A wonderful book that humanizes refugees through a focus on joy in everyday life, even in asylum.

A FEAST FOR JOSEPH

A resettled refugee kid loves his people’s ways of life and strives to feel at home in his new country.

Joseph’s memories of the tented refugee camp in East Africa, where he used to live, are full of people eating together, dancing, and playing. In his new city, likely in North America, he especially misses the presence of a crowd of people when eating. He tries to invite others to join him and his mother over food, but his relatives, math teacher, and neighbors are all busy. Whoosh, his cheerful neighbor, an Afro-Latinx girl with ribbons in her curly hair, is excited about the food Joseph brings to school: kwon and dek ngor, traditional to his Acholi people of South Sudan and northern Uganda. Colorful dynamic illustrations, including portrayals of food aromas that ignite Joseph’s memories, “white gold” moonlight, and people laughing and dancing, create an uplifting, fun, and energized vibe throughout the book. Featured children and adults are mostly black and brown, and Joseph’s and Whoosh’s mothers wear fabrics with printed floral or geometric designs, including those associated with the African continent. A glossary explains vocabulary possibly new to some readers. At last, Whoosh and her mami join for dinner, bringing food of their own. The kids help prepare a feast where friendship grows and Joseph finds a feeling of home. (This book was reviewed digitally.)

A wonderful book that humanizes refugees through a focus on joy in everyday life, even in asylum. (Picture book. 3-6)

Pub Date: Sept. 7, 2021

ISBN: 978-1-77306-438-3

Page Count: 32

Publisher: Groundwood

Review Posted Online: July 27, 2021

Kirkus Reviews Issue: Aug. 15, 2021

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Plotless and pointless, the book clearly exists only because its celebrity author wrote it.

YOUR BABY'S FIRST WORD WILL BE DADA

A succession of animal dads do their best to teach their young to say “Dada” in this picture-book vehicle for Fallon.

A grumpy bull says, “DADA!”; his calf moos back. A sad-looking ram insists, “DADA!”; his lamb baas back. A duck, a bee, a dog, a rabbit, a cat, a mouse, a donkey, a pig, a frog, a rooster, and a horse all fail similarly, spread by spread. A final two-spread sequence finds all of the animals arrayed across the pages, dads on the verso and children on the recto. All the text prior to this point has been either iterations of “Dada” or animal sounds in dialogue bubbles; here, narrative text states, “Now everybody get in line, let’s say it together one more time….” Upon the turn of the page, the animal dads gaze round-eyed as their young across the gutter all cry, “DADA!” (except the duckling, who says, “quack”). Ordóñez's illustrations have a bland, digital look, compositions hardly varying with the characters, although the pastel-colored backgrounds change. The punch line fails from a design standpoint, as the sudden, single-bubble chorus of “DADA” appears to be emanating from background features rather than the baby animals’ mouths (only some of which, on close inspection, appear to be open). It also fails to be funny.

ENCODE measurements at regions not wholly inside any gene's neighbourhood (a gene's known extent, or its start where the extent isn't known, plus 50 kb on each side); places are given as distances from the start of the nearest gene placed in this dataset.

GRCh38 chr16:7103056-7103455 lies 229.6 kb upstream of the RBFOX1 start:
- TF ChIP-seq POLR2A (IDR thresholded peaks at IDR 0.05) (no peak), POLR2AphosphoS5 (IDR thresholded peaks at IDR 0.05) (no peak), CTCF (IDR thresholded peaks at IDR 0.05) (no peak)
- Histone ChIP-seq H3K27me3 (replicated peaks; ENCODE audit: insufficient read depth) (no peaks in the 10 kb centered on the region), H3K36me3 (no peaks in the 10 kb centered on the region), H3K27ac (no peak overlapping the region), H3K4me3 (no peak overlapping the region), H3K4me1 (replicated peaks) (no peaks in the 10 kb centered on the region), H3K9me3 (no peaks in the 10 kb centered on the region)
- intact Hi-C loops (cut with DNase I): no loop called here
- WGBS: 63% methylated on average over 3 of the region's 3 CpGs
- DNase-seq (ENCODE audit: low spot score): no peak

Plotless and pointless, the book clearly exists only because its celebrity author wrote it. (Picture book. 3-5)

Pub Date: June 9, 2015

ISBN: 978-1-250-00934-0

Page Count: 32

Publisher: Feiwel & Friends

Review Posted Online: April 15, 2015

Kirkus Reviews Issue: May 1, 2015

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A sweet, tender and charming experience to read aloud or together.

HEY, DUCK!

A clueless duckling tries to make a new friend.

He is confused by this peculiar-looking duck, who has a long tail, doesn’t waddle and likes to be alone. No matter how explicitly the creature denies he is a duck and announces that he is a cat, the duckling refuses to acknowledge the facts.  When this creature expresses complete lack of interest in playing puddle stomp, the little ducking goes off and plays on his own. But the cat is not without remorse for rejecting an offered friendship. Of course it all ends happily, with the two new friends enjoying each other’s company. Bramsen employs brief sentences and the simplest of rhymes to tell this slight tale. The two heroes are meticulously drawn with endearing, expressive faces and body language, and their feathers and fur appear textured and touchable. Even the detailed tree bark and grass seem three-dimensional. There are single- and double-page spreads, panels surrounded by white space and circular and oval frames, all in a variety of eye-pleasing juxtapositions. While the initial appeal is solidly visual, young readers will get the gentle message that friendship is not something to take for granted but is to be embraced with open arms—or paws and webbed feet.

A sweet, tender and charming experience to read aloud or together. (Picture book. 3-6)

Pub Date: Jan. 22, 2013

ISBN: 978-0-375-86990-7

Page Count: 40

Publisher: Random House

Review Posted Online: Nov. 14, 2012

Kirkus Reviews Issue: Dec. 1, 2012

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